Total number of prizes, n(E) = 10

According to the formula

P(E) = n(E)/n(S) = 1035 = 27

Question 4. A bag contains 8 blue balls and some pink balls. If the probability of drawing a pink ball is half of the probability of drawing a blue ball then find the number of pink balls in the bag.

Solution:

Let us considered the number of pink balls be n.  

The number of blue balls = 8.

Therefore, the total number of balls present in the bag = n + 8.

Now, the probability of drawing a pink ball, i.e. P(X) = n/n + 8

the probability of drawing blue ball, i.e. P(B) = 8/n + 8

According to the question, the probability of drawing pink

ball is half of the probability of drawing the blue ball

So, P(X) = P(B)/2

\frac{n}{n+8} = \frac{(\frac{8}{n + 8})}{2}

\frac{n}{n+8} = (\frac{4}{n + 8})

n = 4.

So, number of pink balls present in the bag is 4.

Question 5. Card numbered 1 to 20 are mixed up and then a card is drawn at random. What is the probability that the card drawn has a number which is a multiple of 3 or 5?

Solution:

Card are numbered from 1 to 20 therefore n(S) = {1, 2, 3, 4, …., 19, 20}.

Let us considered E be the event of getting a multiple of 3 or 5 

So, n(E) = {3, 6, 9, 12, 15, 18, 5, 10, 20}.

According to the formula

P(E) = n(E)/n(S) = 9/20.

Question 6. One card is drawn from a deck of 52 cards, well-shuffled. Calculate the probability that the card will

(i) be an ace,

(ii) not be an ace.

Solution: 

Well-shuffling ensures equally likely outcomes.

(i) There are 4 aces in a deck.

Let us considered E be the event the card drawn is ace.

The number of favorable outcomes to the event E = 4

The number of possible outcomes = 52

Therefore, P(E) = 4/52 = 1/13

(ii) Let us considered F be the event of ‘card is not an ace’

The number of favorable outcomes to F = 52 – 4 = 48

The number of possible outcomes = 52

Therefore, P(F) = 48/52 = 12/13

Question 7. In a simultaneous throw of a pair of dice. Find the probability of getting a total of more than 7.

Solution:

Total number of combinations for a pair of dice is = n(S) = (6 x 6) = 36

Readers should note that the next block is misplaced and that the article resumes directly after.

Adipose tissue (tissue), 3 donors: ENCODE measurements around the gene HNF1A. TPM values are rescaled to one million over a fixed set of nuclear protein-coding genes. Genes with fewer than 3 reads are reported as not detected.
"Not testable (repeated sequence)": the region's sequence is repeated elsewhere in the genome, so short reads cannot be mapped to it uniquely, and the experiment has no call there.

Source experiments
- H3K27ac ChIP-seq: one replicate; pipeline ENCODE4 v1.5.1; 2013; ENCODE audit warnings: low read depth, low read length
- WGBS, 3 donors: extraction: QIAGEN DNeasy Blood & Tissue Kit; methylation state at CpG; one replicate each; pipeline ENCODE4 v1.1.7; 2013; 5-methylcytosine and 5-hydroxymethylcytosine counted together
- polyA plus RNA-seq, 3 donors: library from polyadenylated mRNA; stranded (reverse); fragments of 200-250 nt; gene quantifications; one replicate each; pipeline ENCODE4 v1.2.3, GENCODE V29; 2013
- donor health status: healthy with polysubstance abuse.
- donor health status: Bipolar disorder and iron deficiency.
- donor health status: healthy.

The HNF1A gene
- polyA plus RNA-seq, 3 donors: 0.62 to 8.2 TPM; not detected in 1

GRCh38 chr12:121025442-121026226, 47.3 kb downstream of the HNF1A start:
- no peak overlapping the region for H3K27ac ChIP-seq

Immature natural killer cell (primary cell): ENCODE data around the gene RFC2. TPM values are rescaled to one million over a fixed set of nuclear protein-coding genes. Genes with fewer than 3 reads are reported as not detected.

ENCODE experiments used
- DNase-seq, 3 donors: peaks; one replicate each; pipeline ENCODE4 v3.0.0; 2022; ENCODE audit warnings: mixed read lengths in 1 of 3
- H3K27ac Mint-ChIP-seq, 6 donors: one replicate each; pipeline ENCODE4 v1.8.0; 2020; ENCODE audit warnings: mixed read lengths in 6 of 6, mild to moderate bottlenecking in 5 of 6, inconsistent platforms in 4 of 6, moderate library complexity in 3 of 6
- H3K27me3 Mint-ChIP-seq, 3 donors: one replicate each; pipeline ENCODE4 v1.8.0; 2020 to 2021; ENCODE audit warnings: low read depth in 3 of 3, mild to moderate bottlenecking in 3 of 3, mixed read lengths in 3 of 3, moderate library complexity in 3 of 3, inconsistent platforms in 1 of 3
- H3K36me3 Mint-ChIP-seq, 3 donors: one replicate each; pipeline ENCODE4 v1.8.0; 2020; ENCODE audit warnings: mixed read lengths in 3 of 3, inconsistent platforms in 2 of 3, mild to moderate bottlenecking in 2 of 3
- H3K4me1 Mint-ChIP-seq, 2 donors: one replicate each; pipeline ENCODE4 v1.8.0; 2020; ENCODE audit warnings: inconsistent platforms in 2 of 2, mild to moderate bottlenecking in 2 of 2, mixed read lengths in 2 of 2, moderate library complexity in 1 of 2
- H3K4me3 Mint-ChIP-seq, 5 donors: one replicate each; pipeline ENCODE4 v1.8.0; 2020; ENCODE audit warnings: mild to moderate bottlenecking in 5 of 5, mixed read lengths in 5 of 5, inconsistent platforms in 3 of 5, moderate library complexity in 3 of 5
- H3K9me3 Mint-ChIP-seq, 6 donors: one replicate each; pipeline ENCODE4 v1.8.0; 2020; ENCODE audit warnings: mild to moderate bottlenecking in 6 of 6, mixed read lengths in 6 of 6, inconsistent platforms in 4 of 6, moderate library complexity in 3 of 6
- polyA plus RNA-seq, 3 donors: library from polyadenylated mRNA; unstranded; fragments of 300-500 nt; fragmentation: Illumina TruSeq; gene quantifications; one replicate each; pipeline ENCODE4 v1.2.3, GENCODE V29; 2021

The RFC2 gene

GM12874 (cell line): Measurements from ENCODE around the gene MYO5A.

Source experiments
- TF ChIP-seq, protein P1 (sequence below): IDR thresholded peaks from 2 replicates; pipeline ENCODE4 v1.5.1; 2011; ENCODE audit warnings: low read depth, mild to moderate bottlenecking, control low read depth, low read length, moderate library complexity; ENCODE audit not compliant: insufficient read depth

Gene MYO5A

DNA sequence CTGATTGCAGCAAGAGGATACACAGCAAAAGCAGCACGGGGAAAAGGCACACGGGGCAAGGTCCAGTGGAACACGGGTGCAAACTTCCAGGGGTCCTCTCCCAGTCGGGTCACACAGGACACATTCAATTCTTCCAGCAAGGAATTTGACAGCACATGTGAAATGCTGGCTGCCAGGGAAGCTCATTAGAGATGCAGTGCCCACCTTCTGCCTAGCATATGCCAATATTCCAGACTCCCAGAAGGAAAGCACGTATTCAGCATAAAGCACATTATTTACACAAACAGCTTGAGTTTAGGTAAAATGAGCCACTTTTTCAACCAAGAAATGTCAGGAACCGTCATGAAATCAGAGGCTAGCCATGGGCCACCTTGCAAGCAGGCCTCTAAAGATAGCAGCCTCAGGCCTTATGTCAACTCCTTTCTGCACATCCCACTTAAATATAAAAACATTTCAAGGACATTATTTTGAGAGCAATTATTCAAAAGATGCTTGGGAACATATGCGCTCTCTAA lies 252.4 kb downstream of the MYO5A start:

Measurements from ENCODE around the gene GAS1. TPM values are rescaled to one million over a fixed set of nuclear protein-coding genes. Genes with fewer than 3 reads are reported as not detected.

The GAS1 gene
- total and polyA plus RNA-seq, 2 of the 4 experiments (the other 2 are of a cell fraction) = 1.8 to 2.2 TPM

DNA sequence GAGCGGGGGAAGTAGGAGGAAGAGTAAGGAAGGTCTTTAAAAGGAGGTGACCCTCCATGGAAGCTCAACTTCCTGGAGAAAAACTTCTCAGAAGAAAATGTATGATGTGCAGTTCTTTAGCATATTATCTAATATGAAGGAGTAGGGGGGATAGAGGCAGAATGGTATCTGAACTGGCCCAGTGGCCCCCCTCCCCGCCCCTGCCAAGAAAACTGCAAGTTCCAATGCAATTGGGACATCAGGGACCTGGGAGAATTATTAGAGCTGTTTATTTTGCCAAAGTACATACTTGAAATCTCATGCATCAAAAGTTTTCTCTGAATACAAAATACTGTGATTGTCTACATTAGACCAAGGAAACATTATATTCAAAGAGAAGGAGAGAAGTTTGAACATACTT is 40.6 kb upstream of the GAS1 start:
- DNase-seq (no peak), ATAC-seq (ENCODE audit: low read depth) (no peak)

Let us considered E be the event of getting a total more than 7

= {(2, 6), (3, 5), (3, 6), (4, 4), (4, 5), (4, 6), (5, 3), (5, 4), 

     (5, 5), (5, 6), (6, 2), (6, 3), (6, 4), (6, 5), (6, 6)}

Therefore, P(E) = n(E)/n(S) 

= 15/36 = 5/12.

Question 8. In a company of 364 workers, 91 are married. Find the probability of selecting a worker who is unmarried.

Solution:

Given,

Total workers (i.e. Sample space) = n(S) = 364

Total married workers = 91

Now, total workers who are unmarried = n(E) = 364 – 91 = 273

Method 1: So, the probability of unmarried worker P(NM) = n(E)/n(S) = 273/364 = 0.75

Method 2: P(M) + P(NM) = 1

Here, P(M) = 91/364 = 0.25

So, 0.25 + P(NM) = 1

P(NM) = 1 – 0.25 = 0.75

Question 9. From a bag of yellow and brown balls, the probability of picking a red ball is x/2. Find “x” if the probability of picking a brown ball is 2/3.

Solution:

Given, in the bag only yellow and brown balls.

P(picking a yellow ball) + P(picking a brown ball) = 1

x/2 + 2/3 = 1

3x + 4 = 6

3x = 2

Or, x = 2/3

Question 10. Two coins are tossed simultaneously for 360 times. The number of times ‘2 Tails’ appeared was three times ‘No Tail’ appeared and number of times ‘1 tail’ appeared is double the number of times ‘No Tail’ appeared. Find the probability of getting ‘Two tails’.

Solution:

Total number of outcomes = 360

Let us considered the number of times ‘No Tail’ appeared be z

Then, number of times ‘2 Tails’ appeared = 3z

Number of times ‘1 Tail’ appeared = 2z

Now, z + 2z + 3z = 360

6z = 360

z = 60

Hence, the probability of getting ‘two tails’ = (3 x 60)/360 = 1 /2

Attention reader! Don’t stop learning now. Get hold of all the important DSA concepts with the DSA Self Paced Course at a student-friendly price and become industry ready.